Thursday, September 24, 2015

Objectivity

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Objectivity
Multiple Responses:
1.
Objectivity is a central philosophical concept, related to reality and truth, which has been variously defined by sources. Generally, objectivity means the state or quality of being true even outside of a subject's individual biases, interpretations, feelings, and imaginings. A proposition is generally considered objectively true (to have objective truth) when its truth conditions are met and are "bias-free"; that is, existing without biases caused by, feelings, ideas, etc. of a sentient subject. A second, broader meaning of the term refers to the ability in any context to judge fairly, without bias or external influence; this second meaning of objectivity is sometimes used synonymously with neutrality.

2.
Objectivity
The terms “objectivity” and “subjectivity,” in their modern usage, generally relate to a perceiving subject (normally a person) and a perceived or unperceived object. The object is something that presumably exists independent of the subject’s perception of it. In other words, the object would be there, as it is, even if no subject perceived it. Hence, objectivity is typically associated with ideas such as reality, truth and reliability.

The perceiving subject can either perceive accurately or seem to perceive features of the object that are not in the object. For example, a perceiving subject suffering from jaundice could seem to perceive an object as yellow when the object is not actually yellow. Hence, the term “subjective” typically indicates the possibility of error.

The potential for discrepancies between features of the subject’s perceptual impressions and the real qualities of the perceived object generates philosophical questions. There are also philosophical questions regarding the nature of objective reality and the nature of our so-called subjective reality. Consequently, we have various uses of the terms “objective” and “subjective” and their cognates to express possible differences between objective reality and subjective impressions. Philosophers refer to perceptual impressions themselves as being subjective or objective. Consequent judgments are objective or subjective to varying degrees, and we divide reality into objective reality and subjective reality. Thus, it is important to distinguish the various uses of the terms “objective” and “subjective.”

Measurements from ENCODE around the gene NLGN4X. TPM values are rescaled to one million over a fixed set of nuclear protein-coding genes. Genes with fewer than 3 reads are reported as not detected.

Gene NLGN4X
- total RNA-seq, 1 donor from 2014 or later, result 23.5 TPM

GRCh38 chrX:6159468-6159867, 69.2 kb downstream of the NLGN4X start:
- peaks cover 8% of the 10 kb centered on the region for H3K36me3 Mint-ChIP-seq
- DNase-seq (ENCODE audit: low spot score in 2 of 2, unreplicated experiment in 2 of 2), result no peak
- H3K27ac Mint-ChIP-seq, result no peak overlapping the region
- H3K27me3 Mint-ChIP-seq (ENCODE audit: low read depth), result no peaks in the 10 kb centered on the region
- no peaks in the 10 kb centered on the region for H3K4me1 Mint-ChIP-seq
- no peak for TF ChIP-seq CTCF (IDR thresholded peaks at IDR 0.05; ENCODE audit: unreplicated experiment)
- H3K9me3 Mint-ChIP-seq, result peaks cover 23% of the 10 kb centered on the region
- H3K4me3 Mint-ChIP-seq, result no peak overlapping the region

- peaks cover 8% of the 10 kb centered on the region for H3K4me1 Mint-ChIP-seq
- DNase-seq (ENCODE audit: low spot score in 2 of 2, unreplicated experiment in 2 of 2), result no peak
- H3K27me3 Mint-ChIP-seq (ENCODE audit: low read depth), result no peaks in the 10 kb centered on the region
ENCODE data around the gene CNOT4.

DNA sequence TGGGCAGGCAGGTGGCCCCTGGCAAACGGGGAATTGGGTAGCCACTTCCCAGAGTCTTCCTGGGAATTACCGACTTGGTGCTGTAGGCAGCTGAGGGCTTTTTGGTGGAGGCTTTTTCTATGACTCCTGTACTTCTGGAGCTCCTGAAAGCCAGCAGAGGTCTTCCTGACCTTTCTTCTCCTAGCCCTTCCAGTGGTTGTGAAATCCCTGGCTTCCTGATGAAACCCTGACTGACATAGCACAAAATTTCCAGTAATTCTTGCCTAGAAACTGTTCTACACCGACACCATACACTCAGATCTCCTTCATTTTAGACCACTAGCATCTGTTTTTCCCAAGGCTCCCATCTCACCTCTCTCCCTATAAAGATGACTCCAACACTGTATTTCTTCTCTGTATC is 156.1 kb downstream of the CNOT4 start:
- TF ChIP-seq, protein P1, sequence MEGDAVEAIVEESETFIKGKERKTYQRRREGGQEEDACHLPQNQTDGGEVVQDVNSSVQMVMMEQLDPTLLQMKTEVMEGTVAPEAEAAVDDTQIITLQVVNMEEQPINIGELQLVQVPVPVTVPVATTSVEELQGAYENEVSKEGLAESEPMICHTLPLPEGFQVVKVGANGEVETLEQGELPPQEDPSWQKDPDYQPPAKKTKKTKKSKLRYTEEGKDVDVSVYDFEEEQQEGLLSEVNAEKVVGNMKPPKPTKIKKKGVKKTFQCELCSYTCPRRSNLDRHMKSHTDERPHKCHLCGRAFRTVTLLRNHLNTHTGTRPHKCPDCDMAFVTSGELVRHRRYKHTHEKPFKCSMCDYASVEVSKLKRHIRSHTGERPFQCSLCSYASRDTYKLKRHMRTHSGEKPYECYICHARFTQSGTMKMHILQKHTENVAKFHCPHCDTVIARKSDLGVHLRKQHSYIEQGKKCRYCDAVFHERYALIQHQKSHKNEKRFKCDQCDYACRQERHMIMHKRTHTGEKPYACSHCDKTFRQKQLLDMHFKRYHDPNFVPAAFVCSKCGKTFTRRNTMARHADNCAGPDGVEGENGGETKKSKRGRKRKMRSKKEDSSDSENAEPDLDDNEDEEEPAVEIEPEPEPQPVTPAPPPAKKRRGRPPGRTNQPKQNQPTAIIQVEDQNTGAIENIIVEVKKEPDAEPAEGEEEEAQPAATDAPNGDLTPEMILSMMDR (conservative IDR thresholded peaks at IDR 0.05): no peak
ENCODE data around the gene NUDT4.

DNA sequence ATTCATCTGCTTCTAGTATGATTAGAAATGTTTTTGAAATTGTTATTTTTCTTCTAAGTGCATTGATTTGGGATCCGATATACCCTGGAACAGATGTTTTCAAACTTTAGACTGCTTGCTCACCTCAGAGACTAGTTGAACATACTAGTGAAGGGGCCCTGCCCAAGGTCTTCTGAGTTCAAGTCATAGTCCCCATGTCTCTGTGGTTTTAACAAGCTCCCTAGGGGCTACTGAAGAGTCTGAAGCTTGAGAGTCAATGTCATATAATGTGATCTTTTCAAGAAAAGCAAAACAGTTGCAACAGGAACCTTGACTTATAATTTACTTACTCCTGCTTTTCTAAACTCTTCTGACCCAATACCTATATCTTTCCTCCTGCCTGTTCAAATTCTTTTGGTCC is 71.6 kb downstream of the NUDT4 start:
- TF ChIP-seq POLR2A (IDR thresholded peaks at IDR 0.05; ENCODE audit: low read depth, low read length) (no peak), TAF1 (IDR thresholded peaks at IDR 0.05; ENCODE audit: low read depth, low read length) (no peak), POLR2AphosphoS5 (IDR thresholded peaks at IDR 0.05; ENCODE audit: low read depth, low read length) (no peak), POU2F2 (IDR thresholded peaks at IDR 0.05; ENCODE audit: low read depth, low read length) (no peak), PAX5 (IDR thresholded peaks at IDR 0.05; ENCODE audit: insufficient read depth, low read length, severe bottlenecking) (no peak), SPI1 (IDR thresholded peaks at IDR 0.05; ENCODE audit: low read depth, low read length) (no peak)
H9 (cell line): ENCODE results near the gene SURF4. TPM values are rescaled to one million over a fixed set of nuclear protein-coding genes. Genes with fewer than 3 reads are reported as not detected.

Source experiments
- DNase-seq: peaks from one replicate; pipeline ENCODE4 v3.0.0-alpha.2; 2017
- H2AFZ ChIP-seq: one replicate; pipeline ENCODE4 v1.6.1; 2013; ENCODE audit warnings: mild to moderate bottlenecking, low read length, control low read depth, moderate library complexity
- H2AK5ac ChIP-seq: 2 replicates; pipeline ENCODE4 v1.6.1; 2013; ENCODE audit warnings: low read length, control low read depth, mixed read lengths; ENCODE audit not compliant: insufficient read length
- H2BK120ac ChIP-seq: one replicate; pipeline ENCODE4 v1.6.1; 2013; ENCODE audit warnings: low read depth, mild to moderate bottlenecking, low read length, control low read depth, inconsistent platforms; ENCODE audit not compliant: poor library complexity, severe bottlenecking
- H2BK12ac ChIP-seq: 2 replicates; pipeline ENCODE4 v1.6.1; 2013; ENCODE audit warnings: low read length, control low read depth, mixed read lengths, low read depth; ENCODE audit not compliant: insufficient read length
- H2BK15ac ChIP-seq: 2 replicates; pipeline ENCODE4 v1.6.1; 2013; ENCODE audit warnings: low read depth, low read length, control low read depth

3.
Is Objectivism about method or content? While many writers and commentators on Objectivism have focused on its distinctive and controversial philosophical principles, these principles do not constitute the essence of the philosophy. That honor falls to Rand's revolutionary concept objectivity.

Objectivity in the Objectivist view is not, as is commonly supposed, an "impersonal" or "disinterested" perspective, free from any personal considerations such as self-interest. Such views attempt to eliminate the active role that an individual plays in acquiring conceptual knowledge; they idealize knowledge without a knower. The Objectivist conception of objectivity, on the other hand, specifically concerns the relationship between existence and consciousness in acquisition of conceptual knowledge.

What is objectivity? In order to fully understand the concept, we must ask the question: To what in reality does the concept objectivity refer?

The answer is this: In order to survive, we need to understand the world around us; we achieve this end through the acquisition and use of knowledge, particularly conceptual knowledge. Is the process of forming concepts and making conceptual integrations infallible? No. What types of errors do we make? We might be unable to obtain certain relevant data or we may have been lied to. Can we prevent these errors? Not directly, for they originate outside of our own consciousness. Are there other errors that originate within our own minds? Yes. We can make logical errors, ignore relevant evidence, or allow our emotions to influence our evaluation of the facts. What can we do to prevent these errors? We can adhere to the laws of logic in all of our reasoning and we can use only the facts of reality as evidence. In other words, we can reason only on the basis of the facts of reality, always adhering to the laws of logic. Do we need a concept for this method of acquiring knowledge? Yes. That concept is objectivity.